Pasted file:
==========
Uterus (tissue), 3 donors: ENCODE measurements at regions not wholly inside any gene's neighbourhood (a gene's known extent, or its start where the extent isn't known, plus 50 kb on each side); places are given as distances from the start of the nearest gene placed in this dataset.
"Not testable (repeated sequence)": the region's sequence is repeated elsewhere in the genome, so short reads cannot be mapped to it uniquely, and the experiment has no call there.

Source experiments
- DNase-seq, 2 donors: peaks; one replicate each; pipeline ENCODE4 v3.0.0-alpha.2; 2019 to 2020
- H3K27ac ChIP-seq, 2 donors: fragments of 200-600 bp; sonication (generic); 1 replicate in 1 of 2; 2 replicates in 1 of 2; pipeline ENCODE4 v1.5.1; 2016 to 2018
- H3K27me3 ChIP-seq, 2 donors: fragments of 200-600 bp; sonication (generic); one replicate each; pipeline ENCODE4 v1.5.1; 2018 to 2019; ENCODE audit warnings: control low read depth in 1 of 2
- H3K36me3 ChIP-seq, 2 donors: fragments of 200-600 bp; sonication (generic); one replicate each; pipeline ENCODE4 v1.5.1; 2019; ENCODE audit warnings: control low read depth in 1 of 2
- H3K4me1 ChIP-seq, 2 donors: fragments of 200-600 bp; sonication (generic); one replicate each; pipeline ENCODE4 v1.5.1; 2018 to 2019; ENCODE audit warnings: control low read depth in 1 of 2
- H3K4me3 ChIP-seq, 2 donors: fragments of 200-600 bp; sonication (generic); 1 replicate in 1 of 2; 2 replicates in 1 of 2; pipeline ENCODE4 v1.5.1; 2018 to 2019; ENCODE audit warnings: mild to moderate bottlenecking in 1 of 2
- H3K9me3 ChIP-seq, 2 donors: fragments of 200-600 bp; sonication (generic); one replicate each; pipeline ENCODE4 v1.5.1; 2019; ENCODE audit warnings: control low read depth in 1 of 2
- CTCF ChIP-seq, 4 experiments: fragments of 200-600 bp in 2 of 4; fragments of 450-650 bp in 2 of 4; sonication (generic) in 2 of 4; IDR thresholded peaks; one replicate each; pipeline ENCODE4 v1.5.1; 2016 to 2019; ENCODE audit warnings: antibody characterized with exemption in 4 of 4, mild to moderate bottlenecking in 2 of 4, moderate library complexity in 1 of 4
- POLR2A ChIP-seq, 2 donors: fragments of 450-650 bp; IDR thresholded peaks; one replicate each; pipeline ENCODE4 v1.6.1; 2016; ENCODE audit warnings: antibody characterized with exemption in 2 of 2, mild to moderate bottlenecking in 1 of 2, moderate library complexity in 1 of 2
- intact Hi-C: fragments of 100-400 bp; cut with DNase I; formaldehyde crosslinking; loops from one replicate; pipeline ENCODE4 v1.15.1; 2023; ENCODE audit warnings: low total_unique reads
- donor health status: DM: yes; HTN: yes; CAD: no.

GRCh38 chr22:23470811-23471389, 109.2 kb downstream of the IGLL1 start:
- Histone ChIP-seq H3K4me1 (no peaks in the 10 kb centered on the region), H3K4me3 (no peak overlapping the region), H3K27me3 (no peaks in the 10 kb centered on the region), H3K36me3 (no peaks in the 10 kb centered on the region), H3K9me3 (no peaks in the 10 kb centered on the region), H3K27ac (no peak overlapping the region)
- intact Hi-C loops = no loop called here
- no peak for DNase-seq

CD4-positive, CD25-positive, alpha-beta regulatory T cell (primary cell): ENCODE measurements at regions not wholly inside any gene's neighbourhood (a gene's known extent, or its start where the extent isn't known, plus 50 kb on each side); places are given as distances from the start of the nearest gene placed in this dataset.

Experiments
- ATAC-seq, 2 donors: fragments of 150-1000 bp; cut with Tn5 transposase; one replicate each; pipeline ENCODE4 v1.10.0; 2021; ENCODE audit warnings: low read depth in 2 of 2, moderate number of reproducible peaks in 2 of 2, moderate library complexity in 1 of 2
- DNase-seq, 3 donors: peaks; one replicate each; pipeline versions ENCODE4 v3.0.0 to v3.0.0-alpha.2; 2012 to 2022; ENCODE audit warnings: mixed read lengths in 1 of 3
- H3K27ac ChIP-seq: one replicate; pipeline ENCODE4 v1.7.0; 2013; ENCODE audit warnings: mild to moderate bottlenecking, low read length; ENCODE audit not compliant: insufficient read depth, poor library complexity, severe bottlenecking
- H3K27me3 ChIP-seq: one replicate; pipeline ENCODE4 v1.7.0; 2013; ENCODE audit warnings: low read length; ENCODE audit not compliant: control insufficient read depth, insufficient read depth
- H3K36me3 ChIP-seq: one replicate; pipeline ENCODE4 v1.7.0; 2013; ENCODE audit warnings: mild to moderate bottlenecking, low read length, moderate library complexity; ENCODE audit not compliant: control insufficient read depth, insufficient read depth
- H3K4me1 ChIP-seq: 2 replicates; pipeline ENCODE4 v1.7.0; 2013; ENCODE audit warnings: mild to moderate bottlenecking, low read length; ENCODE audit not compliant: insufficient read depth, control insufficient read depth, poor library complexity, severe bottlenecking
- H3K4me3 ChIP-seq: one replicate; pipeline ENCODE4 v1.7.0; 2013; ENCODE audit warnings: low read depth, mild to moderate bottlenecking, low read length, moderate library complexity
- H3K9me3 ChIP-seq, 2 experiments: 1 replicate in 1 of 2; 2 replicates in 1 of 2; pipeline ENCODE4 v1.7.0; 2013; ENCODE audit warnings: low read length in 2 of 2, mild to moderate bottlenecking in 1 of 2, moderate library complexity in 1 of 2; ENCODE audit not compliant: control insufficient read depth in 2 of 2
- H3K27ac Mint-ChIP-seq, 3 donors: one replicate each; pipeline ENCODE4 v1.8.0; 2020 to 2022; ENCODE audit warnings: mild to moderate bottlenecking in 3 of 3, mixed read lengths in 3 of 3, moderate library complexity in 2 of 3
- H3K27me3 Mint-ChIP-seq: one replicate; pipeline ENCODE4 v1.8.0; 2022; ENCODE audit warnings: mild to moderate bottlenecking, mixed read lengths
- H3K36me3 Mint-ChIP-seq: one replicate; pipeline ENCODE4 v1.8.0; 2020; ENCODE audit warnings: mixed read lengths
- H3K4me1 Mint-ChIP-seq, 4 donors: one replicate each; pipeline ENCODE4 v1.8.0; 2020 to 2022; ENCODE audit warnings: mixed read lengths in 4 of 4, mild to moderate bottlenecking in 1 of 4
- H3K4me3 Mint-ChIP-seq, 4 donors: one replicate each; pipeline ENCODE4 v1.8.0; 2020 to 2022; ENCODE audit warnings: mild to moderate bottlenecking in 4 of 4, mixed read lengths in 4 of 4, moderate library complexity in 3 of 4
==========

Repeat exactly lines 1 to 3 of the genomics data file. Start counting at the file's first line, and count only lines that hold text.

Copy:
Uterus (tissue), 3 donors: ENCODE measurements at regions not wholly inside any gene's neighbourhood (a gene's known extent, or its start where the extent isn't known, plus 50 kb on each side); places are given as distances from the start of the nearest gene placed in this dataset.
"Not testable (repeated sequence)": the region's sequence is repeated elsewhere in the genome, so short reads cannot be mapped to it uniquely, and the experiment has no call there.

Source experiments